Main Article Content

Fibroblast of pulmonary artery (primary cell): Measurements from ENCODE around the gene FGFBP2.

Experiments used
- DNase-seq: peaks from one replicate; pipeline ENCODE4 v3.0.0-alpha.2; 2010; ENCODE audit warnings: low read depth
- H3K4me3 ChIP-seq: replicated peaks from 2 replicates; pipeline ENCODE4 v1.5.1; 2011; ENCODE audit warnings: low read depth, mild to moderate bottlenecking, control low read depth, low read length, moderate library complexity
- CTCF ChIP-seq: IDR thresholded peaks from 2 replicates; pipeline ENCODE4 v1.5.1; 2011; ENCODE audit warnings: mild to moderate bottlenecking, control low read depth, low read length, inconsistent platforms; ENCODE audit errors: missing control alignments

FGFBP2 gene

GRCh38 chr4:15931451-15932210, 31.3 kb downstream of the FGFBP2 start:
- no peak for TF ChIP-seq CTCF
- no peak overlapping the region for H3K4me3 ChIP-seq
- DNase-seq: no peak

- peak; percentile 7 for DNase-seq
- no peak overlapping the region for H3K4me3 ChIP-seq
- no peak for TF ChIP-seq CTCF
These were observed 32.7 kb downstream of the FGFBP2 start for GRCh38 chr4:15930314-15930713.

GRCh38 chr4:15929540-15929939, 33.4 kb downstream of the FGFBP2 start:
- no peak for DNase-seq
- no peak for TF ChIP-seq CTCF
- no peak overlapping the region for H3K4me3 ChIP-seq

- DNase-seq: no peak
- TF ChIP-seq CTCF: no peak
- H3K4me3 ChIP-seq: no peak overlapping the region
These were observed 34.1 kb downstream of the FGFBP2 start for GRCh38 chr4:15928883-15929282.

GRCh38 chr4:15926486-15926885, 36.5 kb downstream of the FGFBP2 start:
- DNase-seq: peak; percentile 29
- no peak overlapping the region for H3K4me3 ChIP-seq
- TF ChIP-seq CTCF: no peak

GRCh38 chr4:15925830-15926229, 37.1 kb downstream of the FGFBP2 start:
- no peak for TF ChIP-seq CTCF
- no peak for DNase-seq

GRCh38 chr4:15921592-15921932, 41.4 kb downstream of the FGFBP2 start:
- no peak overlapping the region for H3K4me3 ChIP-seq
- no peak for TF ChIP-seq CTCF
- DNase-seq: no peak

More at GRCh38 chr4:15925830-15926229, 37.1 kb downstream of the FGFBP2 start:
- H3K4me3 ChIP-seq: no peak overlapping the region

The aim of this study is to review internationally published scientific literature on the subject of girls’ engagement in technology education, in order to identify the most common descriptions of girls’ engagement with technology education, girls’ technological activities, and the relationship between girls and technology. After a scoping review of the literature, 20 relevant articles were identified and included in the study; they were analysed using content analysis. The results show that, according to the reviewed studies, girls are less interested in and have less positive attitudes towards technology (education) than boys. They are also less likely to choose a technology- or STEM-oriented occupation. Several of the included studies venture possible explanations as to why this is and refer mainly to cultural factors. Those studies that do define the type of technology used in girls’ activities mostly describe a neutral, or male kind of “nuts and bolts” technology. As regards girls’ relationship to technology, there is potential for improving female engagement using apparently simple means; for example, making sure the social context of teaching is adapted to girls. The results of the literature review are discussed in terms of their implications for future research and can be used as a guide for educators and researchers in the area. In particular, the reasons for girls’ lower interest in technology education compared to boys need to be further researched, and it may be that researchers need to study girls in their own right, not in perpetual comparison with boys, in order to come closer to an answer.